Today, U.S. Consumer Price Inflation (CPI) data was released, and there was a slight dip reported. What does it mean? We would like to provide some context, courtesy of Dynamic Funds’ Chief Investment Strategist, Myles Zyblock.
U.S. CPI data was released earlier today. This was one of the most closely watched CPI numbers I can remember in my career given that high and accelerating inflation has been a major force behind the Fed’s aggressive tightening message and its related knock on affects through to asset price valuations. The headline CPI came in at 8.3% y-o-y, a slight moderation from the prior month’s 8.5% reading. The core CPI inflation rate dipped to 6.2% from 6.5%. While these still represent very elevated inflation readings, they might also offer the first sign of a turn for the better.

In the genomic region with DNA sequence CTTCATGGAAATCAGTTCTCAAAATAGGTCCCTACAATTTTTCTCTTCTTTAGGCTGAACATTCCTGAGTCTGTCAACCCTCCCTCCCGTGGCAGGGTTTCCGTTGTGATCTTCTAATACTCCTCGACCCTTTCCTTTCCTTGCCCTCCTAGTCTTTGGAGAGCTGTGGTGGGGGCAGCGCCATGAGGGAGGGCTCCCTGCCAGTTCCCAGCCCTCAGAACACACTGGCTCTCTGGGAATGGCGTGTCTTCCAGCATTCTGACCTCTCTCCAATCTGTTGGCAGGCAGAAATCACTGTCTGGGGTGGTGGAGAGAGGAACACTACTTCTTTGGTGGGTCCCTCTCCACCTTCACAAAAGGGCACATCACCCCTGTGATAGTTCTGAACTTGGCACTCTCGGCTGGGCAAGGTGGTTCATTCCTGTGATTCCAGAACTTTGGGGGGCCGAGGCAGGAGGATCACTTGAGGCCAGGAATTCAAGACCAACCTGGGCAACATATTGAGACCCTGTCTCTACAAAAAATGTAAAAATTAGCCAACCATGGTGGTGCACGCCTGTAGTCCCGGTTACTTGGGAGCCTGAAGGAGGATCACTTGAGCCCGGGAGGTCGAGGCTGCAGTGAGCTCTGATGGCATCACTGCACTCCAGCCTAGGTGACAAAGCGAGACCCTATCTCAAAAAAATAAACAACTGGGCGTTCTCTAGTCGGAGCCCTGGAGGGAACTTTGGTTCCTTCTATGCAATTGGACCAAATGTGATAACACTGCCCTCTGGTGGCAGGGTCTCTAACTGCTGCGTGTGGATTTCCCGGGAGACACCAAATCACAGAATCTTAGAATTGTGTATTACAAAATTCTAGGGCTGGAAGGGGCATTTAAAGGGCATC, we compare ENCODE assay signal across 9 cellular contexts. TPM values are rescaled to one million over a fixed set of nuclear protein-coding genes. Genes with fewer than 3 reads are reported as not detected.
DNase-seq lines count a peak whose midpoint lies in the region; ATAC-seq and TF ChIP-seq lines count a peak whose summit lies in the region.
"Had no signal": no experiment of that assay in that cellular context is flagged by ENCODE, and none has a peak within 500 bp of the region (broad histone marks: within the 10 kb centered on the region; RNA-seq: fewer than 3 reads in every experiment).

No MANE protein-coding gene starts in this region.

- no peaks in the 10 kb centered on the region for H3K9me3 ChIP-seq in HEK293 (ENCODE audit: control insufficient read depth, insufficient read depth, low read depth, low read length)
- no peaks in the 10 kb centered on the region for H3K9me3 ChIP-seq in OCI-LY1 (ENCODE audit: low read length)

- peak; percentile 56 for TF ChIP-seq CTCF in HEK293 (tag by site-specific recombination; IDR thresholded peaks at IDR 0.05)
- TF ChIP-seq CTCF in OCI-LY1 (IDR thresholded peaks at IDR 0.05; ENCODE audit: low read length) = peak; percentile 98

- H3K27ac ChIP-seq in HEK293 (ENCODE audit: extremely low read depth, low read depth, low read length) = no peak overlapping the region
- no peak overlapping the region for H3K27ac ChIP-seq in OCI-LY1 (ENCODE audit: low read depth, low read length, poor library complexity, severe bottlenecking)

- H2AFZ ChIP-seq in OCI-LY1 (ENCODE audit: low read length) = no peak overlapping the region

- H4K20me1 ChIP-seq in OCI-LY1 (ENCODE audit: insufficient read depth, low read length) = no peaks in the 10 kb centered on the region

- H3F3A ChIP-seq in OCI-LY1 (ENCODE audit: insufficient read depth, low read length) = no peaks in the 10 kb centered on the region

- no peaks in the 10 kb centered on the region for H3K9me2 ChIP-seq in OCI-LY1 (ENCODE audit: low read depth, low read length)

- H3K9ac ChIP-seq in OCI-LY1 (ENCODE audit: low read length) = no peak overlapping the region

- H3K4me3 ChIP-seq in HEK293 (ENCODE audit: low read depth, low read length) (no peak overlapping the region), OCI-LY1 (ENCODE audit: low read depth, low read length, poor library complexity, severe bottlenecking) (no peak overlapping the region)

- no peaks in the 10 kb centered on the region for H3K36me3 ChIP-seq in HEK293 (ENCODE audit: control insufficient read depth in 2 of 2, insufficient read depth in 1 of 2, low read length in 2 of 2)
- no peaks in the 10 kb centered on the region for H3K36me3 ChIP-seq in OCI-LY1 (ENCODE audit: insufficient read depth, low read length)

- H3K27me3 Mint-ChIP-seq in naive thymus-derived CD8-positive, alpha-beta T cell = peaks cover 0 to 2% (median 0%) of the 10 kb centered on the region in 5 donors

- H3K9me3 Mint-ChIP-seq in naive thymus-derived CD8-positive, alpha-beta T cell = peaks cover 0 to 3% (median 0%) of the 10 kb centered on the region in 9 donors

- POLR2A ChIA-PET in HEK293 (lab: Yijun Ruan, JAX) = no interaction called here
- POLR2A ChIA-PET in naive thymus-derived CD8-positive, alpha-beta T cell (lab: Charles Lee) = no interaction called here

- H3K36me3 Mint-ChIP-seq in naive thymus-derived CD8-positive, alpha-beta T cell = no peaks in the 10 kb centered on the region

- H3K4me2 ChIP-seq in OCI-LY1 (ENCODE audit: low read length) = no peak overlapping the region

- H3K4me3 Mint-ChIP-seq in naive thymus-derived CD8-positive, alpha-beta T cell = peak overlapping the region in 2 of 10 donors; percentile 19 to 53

It is difficult to know how the financial markets will absorb this latest data over the immediate days and weeks ahead. Investors are skittish after the near 17% drop in the S&P 500 and 19% drawdown in 10-year government bonds. But, looking back to the 1970s we can gain some insight into how things might play out over coming months if peak inflationary pressure is now standing in the rear-view mirror. Each and every local turn lower in CPI inflation was met by a rally in stock prices. Bonds rallied similarly. Historically speaking, it was not so much the level of inflation that mattered for the markets as much as it was the direction of inflation. Inflation rolling over, even from a high level, was usually good news for stocks and bonds during the last major era of problematic inflation.
(End of Myles Zyblock Commentary)
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Sources: Dynamic Funds